Life On Board – Part One
I’m a bit of a voyeur – I follow a bunch of RV blogs to see what they’re up to. What interests me most is not the destinations they describe so floridly, nor the swanky restaurants documented down to the last bite. Instead I snoop for details – the everyday bits that are truly life on the road; laundry, cooking, sitting around at camp, passing time on those endless driving miles. The boring stuff. Because it’s these in-between moments where life is really lived. All the small stuff that happens along the way is what makes RV travel so unique.
So for all the other Peeping Toms out there, here’s a tour of Life On Board that rarely gets documented.
Prepping For a Trip
Our RV is really a second home. It has its own linens, pots and pans, and groovy outdoor furniture. Everything is permanently packed so all I need to do is load in clothes and food. Easy, right? Yet somehow it manages to take up the whole dang day.
I may have discovered a rift in the Space/Time Continuum where two hours stretches into twelve.
I try to plan and organize but it hardly helps. After consulting the weather map we make piles of clothing to pack. How cold will it be? Okay, I’m taking sweaters. Oh wait, the forecast just changed to 80 degrees. Add shorts and tee shirts to the pile. Hold on, now they’re predicting storms, so toss in a couple of jackets. Eventually most of my wardrobe ends up in the travel pile and I’ve got nothing left to wear in the meantime except a formal ball gown.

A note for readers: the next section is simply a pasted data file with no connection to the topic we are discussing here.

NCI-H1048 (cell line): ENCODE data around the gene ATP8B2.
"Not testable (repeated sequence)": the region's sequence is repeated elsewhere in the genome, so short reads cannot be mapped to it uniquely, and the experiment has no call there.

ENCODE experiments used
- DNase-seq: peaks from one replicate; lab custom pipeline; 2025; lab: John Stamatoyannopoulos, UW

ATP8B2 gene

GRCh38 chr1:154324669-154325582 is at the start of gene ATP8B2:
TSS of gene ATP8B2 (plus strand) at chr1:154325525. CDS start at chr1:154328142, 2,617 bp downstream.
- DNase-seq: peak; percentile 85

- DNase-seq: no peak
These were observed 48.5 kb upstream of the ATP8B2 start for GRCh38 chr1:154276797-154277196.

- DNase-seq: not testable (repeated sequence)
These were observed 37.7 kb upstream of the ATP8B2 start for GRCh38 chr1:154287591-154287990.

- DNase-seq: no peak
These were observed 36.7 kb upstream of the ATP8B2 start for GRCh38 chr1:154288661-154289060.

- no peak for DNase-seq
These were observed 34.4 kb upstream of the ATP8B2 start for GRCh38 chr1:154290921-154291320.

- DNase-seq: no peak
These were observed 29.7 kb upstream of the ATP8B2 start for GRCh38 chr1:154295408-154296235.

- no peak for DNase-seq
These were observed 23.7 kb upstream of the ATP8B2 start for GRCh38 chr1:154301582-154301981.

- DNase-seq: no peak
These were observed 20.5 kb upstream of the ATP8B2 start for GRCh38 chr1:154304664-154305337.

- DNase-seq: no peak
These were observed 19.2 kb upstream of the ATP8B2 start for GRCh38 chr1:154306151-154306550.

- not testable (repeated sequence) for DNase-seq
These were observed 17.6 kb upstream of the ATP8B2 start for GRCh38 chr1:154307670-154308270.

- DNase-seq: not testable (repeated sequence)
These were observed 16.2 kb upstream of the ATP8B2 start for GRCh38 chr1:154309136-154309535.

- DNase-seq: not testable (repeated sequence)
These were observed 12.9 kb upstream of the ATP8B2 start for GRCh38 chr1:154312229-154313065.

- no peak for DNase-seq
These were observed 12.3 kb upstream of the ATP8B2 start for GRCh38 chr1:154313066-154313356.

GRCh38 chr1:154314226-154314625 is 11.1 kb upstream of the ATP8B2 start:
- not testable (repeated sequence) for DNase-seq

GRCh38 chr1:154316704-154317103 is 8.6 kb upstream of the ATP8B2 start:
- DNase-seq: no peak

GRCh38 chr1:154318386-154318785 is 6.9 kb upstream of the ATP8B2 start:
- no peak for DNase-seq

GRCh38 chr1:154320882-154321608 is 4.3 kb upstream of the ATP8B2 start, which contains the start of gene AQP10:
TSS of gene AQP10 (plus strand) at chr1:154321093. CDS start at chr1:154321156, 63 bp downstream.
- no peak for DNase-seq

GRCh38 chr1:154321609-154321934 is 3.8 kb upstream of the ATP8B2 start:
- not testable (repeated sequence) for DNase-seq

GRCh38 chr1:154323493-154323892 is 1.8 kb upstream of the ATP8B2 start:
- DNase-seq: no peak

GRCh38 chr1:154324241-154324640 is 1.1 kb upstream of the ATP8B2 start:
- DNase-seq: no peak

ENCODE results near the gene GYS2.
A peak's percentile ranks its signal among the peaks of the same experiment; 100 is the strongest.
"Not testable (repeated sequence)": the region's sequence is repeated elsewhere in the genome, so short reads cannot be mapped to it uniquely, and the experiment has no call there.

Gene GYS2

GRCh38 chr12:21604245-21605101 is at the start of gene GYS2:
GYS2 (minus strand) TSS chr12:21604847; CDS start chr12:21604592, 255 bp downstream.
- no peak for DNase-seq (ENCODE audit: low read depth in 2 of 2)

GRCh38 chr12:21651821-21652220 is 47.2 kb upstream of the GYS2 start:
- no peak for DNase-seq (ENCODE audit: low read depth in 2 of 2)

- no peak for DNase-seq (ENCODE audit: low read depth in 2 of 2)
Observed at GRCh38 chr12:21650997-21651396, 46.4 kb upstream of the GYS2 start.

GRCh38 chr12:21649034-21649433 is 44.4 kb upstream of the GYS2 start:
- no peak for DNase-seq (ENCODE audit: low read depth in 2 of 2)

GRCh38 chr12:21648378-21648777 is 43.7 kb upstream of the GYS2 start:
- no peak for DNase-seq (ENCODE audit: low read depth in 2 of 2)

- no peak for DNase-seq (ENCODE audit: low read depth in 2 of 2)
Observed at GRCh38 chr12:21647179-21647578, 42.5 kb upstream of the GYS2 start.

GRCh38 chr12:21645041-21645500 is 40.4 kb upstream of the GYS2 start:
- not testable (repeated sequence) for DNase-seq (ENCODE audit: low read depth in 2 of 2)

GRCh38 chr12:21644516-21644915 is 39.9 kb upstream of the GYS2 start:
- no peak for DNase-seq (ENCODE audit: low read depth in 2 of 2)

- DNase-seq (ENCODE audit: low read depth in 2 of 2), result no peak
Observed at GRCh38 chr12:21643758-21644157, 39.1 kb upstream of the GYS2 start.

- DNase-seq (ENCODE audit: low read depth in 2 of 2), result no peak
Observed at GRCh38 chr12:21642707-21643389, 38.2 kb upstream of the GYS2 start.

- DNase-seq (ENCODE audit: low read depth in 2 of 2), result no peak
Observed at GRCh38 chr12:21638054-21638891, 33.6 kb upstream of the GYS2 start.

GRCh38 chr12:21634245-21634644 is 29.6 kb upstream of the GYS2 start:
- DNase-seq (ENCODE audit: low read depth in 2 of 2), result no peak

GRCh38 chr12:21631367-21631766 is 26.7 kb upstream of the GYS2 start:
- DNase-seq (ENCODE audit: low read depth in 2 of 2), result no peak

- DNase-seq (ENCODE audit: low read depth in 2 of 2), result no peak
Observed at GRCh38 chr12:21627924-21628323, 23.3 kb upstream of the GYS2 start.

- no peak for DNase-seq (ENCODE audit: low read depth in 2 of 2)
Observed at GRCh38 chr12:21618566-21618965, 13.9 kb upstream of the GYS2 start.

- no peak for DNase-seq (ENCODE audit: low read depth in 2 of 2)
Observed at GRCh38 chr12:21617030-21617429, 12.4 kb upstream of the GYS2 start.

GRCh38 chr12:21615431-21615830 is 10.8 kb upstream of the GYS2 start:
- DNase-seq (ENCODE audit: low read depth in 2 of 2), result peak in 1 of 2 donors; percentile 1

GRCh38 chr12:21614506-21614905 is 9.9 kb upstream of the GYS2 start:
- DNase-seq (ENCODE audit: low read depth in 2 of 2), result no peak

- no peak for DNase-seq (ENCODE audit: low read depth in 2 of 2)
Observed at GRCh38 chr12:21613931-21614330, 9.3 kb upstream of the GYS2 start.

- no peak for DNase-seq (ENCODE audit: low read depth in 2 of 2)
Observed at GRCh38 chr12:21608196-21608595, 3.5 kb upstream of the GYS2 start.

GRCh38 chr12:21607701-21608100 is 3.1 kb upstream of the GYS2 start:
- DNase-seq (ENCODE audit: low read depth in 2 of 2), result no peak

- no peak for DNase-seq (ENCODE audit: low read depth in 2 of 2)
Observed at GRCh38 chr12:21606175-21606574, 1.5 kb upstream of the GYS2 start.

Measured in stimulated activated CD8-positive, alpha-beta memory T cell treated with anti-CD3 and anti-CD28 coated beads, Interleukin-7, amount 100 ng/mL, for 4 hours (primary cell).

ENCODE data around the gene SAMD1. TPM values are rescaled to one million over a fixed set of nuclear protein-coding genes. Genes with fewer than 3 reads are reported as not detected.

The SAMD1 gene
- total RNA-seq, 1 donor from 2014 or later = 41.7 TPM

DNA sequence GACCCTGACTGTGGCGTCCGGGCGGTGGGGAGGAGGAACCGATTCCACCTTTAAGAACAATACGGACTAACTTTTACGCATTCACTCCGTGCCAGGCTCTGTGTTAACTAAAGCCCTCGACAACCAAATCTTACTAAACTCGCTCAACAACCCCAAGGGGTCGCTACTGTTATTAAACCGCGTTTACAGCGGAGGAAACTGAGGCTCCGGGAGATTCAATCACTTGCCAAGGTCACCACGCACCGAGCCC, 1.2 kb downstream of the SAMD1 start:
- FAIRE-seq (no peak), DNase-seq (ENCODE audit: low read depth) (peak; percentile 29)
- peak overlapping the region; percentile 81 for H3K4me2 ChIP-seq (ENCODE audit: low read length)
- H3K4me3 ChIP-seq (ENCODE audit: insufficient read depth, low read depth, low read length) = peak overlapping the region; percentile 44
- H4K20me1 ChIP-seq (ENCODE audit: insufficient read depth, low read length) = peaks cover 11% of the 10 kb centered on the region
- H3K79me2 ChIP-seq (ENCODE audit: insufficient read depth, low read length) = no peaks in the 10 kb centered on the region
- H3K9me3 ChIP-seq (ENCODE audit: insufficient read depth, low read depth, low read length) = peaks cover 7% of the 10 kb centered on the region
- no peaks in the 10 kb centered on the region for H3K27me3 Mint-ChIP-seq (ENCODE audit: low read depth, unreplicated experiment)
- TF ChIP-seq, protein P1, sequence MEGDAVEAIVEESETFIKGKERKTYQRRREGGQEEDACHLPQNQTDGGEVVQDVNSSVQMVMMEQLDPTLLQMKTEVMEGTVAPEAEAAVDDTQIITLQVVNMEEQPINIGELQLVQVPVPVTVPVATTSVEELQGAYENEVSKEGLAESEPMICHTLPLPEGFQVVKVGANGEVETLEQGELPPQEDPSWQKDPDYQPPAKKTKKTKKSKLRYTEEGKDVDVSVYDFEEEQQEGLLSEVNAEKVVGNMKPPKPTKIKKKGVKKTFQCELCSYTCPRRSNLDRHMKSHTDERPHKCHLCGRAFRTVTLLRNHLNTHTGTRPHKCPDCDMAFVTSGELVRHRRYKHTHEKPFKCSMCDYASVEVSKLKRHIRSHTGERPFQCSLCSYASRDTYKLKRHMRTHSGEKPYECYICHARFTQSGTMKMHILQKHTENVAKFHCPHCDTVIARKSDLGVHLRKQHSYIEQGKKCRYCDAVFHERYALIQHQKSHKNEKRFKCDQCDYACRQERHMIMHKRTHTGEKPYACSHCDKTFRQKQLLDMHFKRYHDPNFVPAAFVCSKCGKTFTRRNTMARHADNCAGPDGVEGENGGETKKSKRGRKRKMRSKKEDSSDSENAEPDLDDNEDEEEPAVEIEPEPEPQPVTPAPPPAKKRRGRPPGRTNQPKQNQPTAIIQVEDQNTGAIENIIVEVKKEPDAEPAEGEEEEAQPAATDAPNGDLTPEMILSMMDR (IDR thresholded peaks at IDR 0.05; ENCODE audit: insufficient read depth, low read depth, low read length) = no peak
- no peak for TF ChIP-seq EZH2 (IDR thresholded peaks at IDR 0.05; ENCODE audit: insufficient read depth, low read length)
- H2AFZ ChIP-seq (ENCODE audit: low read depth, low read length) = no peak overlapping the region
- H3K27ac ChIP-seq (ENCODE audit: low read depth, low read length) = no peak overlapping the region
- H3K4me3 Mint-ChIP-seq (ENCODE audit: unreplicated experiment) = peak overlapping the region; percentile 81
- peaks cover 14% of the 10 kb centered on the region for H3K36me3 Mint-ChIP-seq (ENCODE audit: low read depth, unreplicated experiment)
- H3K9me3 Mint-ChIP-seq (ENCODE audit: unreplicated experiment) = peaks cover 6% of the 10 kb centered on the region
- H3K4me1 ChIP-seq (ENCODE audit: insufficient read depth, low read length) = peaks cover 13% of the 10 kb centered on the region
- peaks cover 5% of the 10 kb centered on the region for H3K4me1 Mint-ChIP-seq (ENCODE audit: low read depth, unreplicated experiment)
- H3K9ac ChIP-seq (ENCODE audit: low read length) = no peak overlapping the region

Our camping food supply is also carefully calculated to feed the Third Army. Cases of soda and water bottles. Dry goods like rice and noodles. Do we need paper towels? Lemme check. How about snacks? Chips and nuts? More bags get added to the pile. Of course there’s also the fresh food provisions waiting to be shuttled to the RV. Our big Frigidaire is loaded and it’s like a giant game of Tetris to cram it all into an 8 cubic foot fridge in the motorhome. Lessee, if I turn this box sideways I might be able to squash a bag of salad in here…
All this food gets packed in the coach because in the back of our brains we are sure there are no other grocery stores in the rest of America.
Actually, this obsessive habit with food is left over from our backpacking days. When you’re hiking for a week in the wilds of Appalachia there really are no grocery stores. Everything you want to eat goes with you. So we’ve clung to this mindless routine of packing a ton of food in the RV thinking, hey, we might go hungry!
Pre-Flight Check List